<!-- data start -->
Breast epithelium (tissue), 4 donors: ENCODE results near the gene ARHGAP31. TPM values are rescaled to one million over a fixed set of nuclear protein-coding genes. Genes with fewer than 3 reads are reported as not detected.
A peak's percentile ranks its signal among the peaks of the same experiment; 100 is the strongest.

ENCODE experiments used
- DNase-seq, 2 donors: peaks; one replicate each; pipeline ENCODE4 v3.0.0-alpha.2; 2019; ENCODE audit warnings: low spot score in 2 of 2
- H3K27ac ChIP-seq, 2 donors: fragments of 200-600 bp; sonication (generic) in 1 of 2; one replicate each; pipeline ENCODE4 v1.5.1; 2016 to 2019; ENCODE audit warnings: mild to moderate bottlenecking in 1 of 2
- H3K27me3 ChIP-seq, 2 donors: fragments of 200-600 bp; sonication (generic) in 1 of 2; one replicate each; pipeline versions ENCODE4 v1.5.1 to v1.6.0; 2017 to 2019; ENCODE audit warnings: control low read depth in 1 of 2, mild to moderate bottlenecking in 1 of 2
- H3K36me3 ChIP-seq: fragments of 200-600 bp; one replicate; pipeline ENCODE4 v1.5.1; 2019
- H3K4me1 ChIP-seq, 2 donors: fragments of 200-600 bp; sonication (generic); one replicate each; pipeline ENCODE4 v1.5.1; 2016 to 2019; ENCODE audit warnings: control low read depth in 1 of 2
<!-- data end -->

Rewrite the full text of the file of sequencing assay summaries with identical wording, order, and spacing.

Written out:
Breast epithelium (tissue), 4 donors: ENCODE results near the gene ARHGAP31. TPM values are rescaled to one million over a fixed set of nuclear protein-coding genes. Genes with fewer than 3 reads are reported as not detected.
A peak's percentile ranks its signal among the peaks of the same experiment; 100 is the strongest.

ENCODE experiments used
- DNase-seq, 2 donors: peaks; one replicate each; pipeline ENCODE4 v3.0.0-alpha.2; 2019; ENCODE audit warnings: low spot score in 2 of 2
- H3K27ac ChIP-seq, 2 donors: fragments of 200-600 bp; sonication (generic) in 1 of 2; one replicate each; pipeline ENCODE4 v1.5.1; 2016 to 2019; ENCODE audit warnings: mild to moderate bottlenecking in 1 of 2
- H3K27me3 ChIP-seq, 2 donors: fragments of 200-600 bp; sonication (generic) in 1 of 2; one replicate each; pipeline versions ENCODE4 v1.5.1 to v1.6.0; 2017 to 2019; ENCODE audit warnings: control low read depth in 1 of 2, mild to moderate bottlenecking in 1 of 2
- H3K36me3 ChIP-seq: fragments of 200-600 bp; one replicate; pipeline ENCODE4 v1.5.1; 2019
- H3K4me1 ChIP-seq, 2 donors: fragments of 200-600 bp; sonication (generic); one replicate each; pipeline ENCODE4 v1.5.1; 2016 to 2019; ENCODE audit warnings: control low read depth in 1 of 2